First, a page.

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The Siberian Traps - Geochemistry of Lavas

The bulk of the published data for the Traps are on lavas and intrusive samples from Noril'sk (Lightfoot et al., 1990, 1993; Sharma et al., 1991; Naldrett et al., 1992; Wooden et al., 1993; Hawkesworth et al., 1995; Fedorenko et al., 1991, 1996), from Putorana (Sharma et al., 1992; Ryabchikov et al., 2001) and from boreholes in the West Siberian Basin (Medvedev et al., 2003; Al'Mukhamedov et al., 2004 ; Reichow et al., 2005).
Naldrett et al. (1992) ascribed the lavas of the Noril'sk area to five main magma types. These are described in the table opposite, which incorporates the revisions by Fedorenko et al. (1996).
The majority of the lavas are evolved basalts with Mg numbers (100Mg/Mg+Fe) less than 60. Picritic lavas in Gudchikhinsky and Tuklonsky Formations have Mg numbers over 70, but these mostly, if not all, reflect olivine accumulation.
Both high- and low-Ti variants are present in the Noril'sk successions. High-Ti lavas dominate the earlier lavas (Ivakinsky to Gudchikhinsky), and low-Ti lavas dominate the later lavas.
There are other pronounced temporal trends in lava composition at Noril'sk, which are illustrated and discussed further here. The bulk of the Noril'sk lavas have high Th/Ta ratios (much higher than a primitive mantle value of 2.3), indicative of contamination of the magmas by continental crust (Wooden et al., 1993; Sharma, 1997). This is consistent with the high La/Sm and 87Sr/86Sr ratios (and low 143Nd/144Nd ratios) of many of the lavas, with the main exception of the Gudchikhinsky magma type.

Magma Type Characteristics Ti REE profiles Epsilon Nd (t) Broad interpretation
Mokulaevsky magma type Similar to Tuklonsky type Low Similar to Tuklonsky type >0 Shallow source (or extensive melting), and with little crustal contamination
Lower Nadezhdinsky magma type Light-REE-enriched basalts with high Sr (and low Nd) isotope ratios Low High La/Sm and low Sm/Yb less than -4 Shallow source (or extensive melting), and with substantial crustal contamination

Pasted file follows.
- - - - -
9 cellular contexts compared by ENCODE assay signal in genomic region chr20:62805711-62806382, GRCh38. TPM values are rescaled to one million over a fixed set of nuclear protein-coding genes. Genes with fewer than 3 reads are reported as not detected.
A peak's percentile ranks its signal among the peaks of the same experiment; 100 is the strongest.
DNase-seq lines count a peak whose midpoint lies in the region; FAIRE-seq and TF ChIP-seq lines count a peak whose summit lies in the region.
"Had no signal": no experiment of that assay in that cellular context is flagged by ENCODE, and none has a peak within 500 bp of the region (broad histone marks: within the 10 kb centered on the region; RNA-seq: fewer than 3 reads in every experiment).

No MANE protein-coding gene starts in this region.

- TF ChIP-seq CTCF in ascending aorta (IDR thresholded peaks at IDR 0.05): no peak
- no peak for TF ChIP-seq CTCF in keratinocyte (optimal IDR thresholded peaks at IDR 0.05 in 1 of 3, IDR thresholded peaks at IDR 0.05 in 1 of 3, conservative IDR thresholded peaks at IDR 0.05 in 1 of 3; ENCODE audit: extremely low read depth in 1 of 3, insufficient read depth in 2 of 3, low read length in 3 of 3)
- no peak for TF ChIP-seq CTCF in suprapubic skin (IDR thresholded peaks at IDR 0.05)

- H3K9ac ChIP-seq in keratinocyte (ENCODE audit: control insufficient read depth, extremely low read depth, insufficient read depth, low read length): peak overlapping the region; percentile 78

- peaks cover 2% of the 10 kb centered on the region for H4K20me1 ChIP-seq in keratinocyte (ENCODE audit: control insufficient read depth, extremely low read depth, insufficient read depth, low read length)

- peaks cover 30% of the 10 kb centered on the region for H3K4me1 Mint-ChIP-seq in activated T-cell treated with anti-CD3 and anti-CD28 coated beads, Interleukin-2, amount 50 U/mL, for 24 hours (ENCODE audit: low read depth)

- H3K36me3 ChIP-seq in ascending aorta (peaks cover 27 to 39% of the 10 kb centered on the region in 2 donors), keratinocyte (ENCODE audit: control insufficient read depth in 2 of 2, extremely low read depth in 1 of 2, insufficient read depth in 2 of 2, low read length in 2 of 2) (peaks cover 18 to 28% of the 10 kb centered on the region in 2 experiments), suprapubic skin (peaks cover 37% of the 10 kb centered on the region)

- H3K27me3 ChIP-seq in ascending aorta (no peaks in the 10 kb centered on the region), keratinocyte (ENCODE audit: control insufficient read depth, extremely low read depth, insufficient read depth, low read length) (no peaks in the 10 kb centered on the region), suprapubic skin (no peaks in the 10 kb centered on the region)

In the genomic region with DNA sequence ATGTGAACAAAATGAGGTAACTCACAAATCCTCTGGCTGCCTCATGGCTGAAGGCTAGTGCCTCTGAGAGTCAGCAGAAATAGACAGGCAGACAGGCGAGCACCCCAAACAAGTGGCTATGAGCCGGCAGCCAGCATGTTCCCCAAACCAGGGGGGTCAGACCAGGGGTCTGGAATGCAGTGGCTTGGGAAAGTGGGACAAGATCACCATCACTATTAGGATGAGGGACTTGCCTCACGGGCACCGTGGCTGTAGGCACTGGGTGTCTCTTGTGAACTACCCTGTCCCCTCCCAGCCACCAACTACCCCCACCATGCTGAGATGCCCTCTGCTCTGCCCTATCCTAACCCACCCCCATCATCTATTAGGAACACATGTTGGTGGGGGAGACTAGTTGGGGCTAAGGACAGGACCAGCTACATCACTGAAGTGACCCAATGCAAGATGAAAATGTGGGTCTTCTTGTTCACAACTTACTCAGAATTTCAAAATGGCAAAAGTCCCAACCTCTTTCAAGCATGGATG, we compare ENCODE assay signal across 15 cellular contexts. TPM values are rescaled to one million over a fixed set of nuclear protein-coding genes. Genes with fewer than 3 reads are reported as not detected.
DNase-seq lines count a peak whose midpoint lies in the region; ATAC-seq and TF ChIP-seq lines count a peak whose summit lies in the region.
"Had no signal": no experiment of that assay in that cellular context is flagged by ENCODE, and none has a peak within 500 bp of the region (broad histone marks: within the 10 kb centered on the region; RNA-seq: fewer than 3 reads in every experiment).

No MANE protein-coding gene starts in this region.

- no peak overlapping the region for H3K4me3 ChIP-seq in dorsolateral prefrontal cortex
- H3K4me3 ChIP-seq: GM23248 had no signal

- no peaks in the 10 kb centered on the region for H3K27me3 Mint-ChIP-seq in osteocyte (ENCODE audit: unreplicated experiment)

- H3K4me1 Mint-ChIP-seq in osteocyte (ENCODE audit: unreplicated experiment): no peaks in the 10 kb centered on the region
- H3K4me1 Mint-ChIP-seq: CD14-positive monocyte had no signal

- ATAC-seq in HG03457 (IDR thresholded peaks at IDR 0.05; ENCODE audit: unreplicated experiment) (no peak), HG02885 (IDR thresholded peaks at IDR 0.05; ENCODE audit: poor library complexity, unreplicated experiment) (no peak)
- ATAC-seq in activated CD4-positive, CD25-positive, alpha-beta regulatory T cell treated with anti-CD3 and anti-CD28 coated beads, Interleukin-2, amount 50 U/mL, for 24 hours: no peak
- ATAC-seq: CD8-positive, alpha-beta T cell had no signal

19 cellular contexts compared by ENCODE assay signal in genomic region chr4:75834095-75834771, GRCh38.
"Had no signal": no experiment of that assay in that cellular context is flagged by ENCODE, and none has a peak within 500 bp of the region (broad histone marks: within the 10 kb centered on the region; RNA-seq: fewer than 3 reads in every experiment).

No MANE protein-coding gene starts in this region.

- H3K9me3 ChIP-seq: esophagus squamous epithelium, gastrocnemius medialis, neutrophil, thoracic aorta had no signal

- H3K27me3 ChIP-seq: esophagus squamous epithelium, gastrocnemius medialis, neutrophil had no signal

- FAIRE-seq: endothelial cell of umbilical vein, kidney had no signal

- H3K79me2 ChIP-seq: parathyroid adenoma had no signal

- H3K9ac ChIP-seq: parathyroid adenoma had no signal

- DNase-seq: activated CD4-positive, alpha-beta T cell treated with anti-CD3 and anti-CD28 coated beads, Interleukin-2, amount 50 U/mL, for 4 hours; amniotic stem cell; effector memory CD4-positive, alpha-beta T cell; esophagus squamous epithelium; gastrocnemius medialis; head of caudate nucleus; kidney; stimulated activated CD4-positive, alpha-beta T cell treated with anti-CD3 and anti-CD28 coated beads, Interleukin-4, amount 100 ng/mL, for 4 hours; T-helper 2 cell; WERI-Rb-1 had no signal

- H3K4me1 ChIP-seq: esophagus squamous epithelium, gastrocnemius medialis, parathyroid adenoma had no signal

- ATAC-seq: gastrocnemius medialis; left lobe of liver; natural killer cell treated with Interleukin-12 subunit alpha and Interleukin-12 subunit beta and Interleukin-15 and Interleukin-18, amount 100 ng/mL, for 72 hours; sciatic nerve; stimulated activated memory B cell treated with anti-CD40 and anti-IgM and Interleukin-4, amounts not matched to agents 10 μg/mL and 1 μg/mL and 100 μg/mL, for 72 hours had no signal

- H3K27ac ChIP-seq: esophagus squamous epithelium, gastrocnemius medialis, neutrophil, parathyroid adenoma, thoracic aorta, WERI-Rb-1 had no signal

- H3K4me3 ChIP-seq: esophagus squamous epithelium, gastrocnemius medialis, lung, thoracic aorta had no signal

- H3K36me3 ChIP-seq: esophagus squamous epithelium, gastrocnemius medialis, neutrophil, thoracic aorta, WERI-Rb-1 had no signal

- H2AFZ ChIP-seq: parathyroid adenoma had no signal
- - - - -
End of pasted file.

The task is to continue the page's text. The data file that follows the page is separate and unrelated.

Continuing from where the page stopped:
Tuklonsky magma type Includes picritic basalts. Tend to be Ni-depleted Low Unfractionated, 'flat' REE patterns, with low La/Sm and low Sm/Yb 0 to -4 Shallow source (or extensive melting), and with little crustal contamination
Gudchikhinsky magma type Includes picrites and Ni-rich suites High Low La/Sm but high Sm/Yb +2 to +6 Deeply sourced, but with little crustal contamination
Ivakinsky/Sverminsky magma type Alkalic and subalkalic basalts High Fractionated, with high La/Sm and high Sm/Yb 0 to -4 Deeply sourced, and with significant crustal contamination

Table summarising the main compositional characteristics of the five main magma types at Noril'sk. From Naldrett et al. (1992), Fedorenko et al. (1996) and Sharma (1997).

The lavas and intrusives of the Maymecha-Kotuy Province include pricrites, basalt, trachybasalt, basanite, olivine nephelinite and meimechite. The latter is an unusual alkaline magnesian rock with >18% MgO, > 1% TiO2. The original meimechitic magma probably also had a high water content (Arndt et al., 1995). High 3He/4He ratios have been found in olivine nephelinites from the Maymecha-Kotuy region (Basu et al., 1995) indicating involvement of an undegassed mantle source in the formation of at least that part of the province.
Basalts from the central and eastern parts of the West Siberian Basin are compositionally similar to the Lower Nadezhdinsky magma type (Reichow et al., 2005).